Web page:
Doctor of Philosophy (PhD)


Plant Pathology and Crop Physiology

Document Type



Bacterial panicle blight (BPB), caused primarily by Burkholderia glumae, is an emerging disease in rice due to its increasing prevalence and severity influenced by warming. The intricate rice-B. glumae interaction underscores the necessity for a comprehensive strategy involving diverse genetic background and high-resolution genomic analyses. Leveraging genetic resources such as parental and mutant donors, alongside biparental populations, facilitated this study, albeit within a limited genetic pool. Utilizing an integrative omics approach, which includes genomics and transcriptomics, has been crucial in unraveling the genetic architecture and underlying mechanisms of BPB resistance in rice. While pathogen recognition is crucial in this system, it was found in this study that efficient modulation of defense/ stress response through complex interplays and regulation of alternative splicing of genes are also pivotal factors for this disease. In addition, a QTL linked to BPB resistance (qBPB3.2) was identified on chromosome 3, adjacent to a previously identified qBPB3.1 from the same donor, Jupiter. This region, enriched with defense-stress regulatory genes, was known to be a broad-spectrum resistance hotspot. Furthermore, through gamma radiation, the generation of a resistant mutant line, LM-1 from a susceptible variety Lemont, provided another dimension of valuable insights related to BPB resistance. Variants in this mutant influencing the BPB resistance phenotype, which were detected through comparative genome analysis utilizing both short and long reads sequencing, were located within loci associated with regulatory pathways of defense-stress response. Henceforth, by elucidating the genetic intricacies and regulatory networks governing BPB resistance mechanism, insights gained from this study can inform targeted breeding efforts and can also provide avenues for engineering rice with enhanced resilience to diverse biotic and abiotic stresses.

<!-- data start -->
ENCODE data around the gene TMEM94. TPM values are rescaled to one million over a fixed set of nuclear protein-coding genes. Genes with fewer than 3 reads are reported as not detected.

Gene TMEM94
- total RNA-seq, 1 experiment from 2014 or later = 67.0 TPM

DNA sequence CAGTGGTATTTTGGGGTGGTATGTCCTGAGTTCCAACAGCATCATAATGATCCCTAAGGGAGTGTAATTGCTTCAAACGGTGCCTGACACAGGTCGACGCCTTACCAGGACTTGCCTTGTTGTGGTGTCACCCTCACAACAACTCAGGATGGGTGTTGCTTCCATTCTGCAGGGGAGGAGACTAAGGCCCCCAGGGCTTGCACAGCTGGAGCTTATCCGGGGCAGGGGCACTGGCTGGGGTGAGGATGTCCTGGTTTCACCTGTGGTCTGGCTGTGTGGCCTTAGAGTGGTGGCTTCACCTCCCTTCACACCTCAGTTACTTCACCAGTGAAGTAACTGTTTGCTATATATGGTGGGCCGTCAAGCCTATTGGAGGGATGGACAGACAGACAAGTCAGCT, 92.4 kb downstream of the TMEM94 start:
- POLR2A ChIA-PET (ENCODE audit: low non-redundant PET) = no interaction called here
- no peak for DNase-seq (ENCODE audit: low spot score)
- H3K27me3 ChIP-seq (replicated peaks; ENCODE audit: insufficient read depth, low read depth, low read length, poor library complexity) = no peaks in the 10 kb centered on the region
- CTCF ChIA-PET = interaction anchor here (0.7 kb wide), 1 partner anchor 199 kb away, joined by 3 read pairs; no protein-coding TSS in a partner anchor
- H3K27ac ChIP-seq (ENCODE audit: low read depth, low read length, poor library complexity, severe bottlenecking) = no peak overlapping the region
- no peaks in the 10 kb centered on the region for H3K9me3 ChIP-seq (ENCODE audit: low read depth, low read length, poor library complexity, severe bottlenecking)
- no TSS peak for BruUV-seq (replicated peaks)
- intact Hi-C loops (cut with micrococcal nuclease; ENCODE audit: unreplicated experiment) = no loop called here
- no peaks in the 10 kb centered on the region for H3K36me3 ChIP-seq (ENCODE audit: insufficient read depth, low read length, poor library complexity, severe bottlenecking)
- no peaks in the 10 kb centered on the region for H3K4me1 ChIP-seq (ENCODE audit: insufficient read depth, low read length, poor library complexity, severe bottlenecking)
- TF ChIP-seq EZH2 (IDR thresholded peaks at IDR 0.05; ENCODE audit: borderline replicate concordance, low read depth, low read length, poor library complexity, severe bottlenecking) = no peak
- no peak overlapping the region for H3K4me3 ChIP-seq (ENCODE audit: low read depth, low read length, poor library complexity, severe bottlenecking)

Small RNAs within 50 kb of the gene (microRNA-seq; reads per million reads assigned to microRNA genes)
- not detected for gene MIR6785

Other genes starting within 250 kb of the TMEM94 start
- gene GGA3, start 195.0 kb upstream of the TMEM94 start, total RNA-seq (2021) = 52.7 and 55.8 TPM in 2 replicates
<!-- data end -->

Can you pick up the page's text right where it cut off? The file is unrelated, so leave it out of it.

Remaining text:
Committee Chair

Ham, Jong

Available for download on Sunday, June 22, 2031